Compliance is an intrinsic aspect of nearly all biological systems. However, until recently, traditional robotics has focused more on rigid structures with discrete numbers of links and actuators (whether in series or parallel). More recently, soft robotics has become a popular area of research as it provides a level of safety for human/robot interaction that rigid systems cannot provide. However, there are many situations where robotic systems need the ability to switch between being highly compliant and offering rigidity as they interact with their environment (including human operators). In the effort to develop tunably compliant mechanisms and robotics systems, the M3 Robotics Lab is focused on:
- High degrees of *: Estimation and control for systems where there are high degrees of freedom, high degrees of actuation or underactuation, and/or high degrees of sensor information.
- Tunably compliant mechanism: Using smart materials to actively control mechanism compliance, often coupled with traditional robotic actuation schemes.
- Applications in medical robotics: The goal of many medical devices is to deftly navigate to a location within the body and then interact with tissues at the target location. Travel to the treatment site requires dexterity and compliance, while interactions at the target site require higher levels of rigidity. Medical robotics provides an ideal testbed for validating the previous two principles.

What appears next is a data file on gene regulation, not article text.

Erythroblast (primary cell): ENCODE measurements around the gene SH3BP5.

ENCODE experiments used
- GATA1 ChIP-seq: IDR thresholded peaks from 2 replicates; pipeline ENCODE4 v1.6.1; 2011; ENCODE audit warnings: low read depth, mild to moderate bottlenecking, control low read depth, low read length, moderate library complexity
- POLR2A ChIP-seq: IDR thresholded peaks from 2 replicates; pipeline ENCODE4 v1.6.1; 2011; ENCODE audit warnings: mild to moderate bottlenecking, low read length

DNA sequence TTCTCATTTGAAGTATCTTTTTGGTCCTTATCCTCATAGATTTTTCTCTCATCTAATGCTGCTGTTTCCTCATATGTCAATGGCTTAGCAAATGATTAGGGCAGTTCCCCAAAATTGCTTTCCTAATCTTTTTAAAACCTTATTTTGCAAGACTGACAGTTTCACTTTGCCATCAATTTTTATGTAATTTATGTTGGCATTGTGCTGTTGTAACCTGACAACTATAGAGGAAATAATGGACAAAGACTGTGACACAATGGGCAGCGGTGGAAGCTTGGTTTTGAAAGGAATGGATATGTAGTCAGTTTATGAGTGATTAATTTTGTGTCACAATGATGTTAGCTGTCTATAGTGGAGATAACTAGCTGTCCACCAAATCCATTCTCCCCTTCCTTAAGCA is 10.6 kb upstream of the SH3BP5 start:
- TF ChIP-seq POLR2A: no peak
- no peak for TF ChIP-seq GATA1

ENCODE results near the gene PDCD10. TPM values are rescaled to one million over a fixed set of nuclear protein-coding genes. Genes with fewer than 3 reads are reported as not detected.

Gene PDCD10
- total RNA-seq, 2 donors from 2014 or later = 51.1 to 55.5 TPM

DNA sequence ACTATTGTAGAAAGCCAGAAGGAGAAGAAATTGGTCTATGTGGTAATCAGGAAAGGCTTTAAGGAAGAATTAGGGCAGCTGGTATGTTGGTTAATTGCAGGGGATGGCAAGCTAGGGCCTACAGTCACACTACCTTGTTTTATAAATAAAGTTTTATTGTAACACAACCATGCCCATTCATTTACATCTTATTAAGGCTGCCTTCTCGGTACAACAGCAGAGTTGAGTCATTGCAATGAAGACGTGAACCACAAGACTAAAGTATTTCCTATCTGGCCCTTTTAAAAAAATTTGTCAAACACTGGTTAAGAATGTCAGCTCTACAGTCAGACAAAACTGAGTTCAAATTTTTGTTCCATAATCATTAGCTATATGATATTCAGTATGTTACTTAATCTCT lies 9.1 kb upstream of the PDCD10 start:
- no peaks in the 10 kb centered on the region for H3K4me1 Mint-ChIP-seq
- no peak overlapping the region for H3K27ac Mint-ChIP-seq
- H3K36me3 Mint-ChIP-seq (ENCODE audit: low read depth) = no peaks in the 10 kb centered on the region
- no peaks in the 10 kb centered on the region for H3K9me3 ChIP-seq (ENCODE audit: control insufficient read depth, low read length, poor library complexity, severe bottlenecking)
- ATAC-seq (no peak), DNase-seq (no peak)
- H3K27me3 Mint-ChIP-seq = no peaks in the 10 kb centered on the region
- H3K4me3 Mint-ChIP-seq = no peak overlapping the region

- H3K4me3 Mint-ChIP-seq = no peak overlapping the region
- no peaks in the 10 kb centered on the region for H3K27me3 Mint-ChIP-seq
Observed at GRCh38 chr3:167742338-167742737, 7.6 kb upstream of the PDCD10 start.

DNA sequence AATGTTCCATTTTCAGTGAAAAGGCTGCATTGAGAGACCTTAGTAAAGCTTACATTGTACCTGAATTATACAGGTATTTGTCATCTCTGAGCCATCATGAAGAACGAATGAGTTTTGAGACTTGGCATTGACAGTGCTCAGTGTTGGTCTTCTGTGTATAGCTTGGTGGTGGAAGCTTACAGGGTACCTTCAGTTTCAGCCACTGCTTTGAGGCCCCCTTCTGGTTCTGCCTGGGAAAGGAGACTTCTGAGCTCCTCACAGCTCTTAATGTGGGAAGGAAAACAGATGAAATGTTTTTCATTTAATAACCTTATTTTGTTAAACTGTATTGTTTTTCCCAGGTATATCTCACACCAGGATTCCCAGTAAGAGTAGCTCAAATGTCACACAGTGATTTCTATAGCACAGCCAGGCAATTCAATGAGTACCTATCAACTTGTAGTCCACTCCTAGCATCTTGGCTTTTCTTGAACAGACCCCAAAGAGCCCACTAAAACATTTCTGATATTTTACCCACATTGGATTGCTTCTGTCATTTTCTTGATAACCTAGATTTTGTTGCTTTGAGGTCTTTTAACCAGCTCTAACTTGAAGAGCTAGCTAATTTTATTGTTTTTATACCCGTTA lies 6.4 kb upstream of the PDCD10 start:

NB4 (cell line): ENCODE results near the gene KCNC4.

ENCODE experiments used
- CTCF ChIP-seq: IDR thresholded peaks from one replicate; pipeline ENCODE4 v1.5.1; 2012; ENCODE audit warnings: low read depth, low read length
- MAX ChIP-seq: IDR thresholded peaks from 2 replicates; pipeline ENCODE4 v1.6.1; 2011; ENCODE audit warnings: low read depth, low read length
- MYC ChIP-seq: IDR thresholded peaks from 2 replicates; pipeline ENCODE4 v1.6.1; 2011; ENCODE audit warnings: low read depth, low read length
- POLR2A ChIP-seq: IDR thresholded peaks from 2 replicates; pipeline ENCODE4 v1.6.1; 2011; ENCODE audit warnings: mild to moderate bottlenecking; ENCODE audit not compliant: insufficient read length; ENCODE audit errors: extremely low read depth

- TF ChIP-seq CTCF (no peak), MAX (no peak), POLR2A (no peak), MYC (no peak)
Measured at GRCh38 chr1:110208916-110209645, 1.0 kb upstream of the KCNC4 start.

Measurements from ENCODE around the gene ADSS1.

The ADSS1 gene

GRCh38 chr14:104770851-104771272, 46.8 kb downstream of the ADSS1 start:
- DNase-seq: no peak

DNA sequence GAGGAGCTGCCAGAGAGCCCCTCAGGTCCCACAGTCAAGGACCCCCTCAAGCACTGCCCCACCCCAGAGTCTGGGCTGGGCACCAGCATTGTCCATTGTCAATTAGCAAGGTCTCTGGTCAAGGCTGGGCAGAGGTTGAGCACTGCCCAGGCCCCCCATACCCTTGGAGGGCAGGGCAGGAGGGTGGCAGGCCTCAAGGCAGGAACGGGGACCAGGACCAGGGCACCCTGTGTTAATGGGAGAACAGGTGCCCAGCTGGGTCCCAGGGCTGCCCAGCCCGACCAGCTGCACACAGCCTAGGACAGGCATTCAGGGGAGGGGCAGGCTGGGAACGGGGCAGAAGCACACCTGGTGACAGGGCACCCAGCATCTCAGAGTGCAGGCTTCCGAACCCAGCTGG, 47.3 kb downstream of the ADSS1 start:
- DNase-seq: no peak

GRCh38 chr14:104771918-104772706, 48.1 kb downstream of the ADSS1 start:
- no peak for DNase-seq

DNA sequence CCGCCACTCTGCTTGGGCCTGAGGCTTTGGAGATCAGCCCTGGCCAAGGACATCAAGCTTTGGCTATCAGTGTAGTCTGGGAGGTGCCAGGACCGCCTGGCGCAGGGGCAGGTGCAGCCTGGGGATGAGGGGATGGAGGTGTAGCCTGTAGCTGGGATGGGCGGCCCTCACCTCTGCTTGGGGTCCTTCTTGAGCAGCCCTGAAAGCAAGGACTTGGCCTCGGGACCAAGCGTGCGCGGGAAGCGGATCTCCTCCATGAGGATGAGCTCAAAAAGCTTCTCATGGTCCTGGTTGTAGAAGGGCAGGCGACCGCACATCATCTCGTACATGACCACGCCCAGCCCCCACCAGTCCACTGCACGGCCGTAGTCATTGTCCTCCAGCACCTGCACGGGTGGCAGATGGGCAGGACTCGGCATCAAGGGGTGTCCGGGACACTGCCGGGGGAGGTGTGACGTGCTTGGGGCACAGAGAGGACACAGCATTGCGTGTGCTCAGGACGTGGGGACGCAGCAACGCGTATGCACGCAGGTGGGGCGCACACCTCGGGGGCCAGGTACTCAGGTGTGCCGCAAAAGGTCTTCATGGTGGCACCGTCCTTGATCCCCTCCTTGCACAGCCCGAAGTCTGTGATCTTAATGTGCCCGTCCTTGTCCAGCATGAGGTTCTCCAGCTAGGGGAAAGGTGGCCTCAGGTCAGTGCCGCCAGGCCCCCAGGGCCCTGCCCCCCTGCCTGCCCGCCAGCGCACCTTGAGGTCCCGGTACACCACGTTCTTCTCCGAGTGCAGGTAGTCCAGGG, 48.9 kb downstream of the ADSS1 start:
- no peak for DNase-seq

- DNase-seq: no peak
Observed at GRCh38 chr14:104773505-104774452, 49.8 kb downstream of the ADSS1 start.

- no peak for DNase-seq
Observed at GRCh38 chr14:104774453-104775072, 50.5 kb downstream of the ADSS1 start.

We take an approach of design, model, estimation, and control, where we focus on both analytical and theoretical understanding as well as experimental validation and demonstration. While the primary focus of the research in high degree of freedom systems with tunable compliance is in the area of medical robotics and biomedical systems, these same principles have the potential for employ in manufacturing scenarios, space robotics, and home robotics.
Fracture-directed Waterjet Needle Steering: Design, Modeling, and Path Planning Accepted for Proceedings of BioRob 2020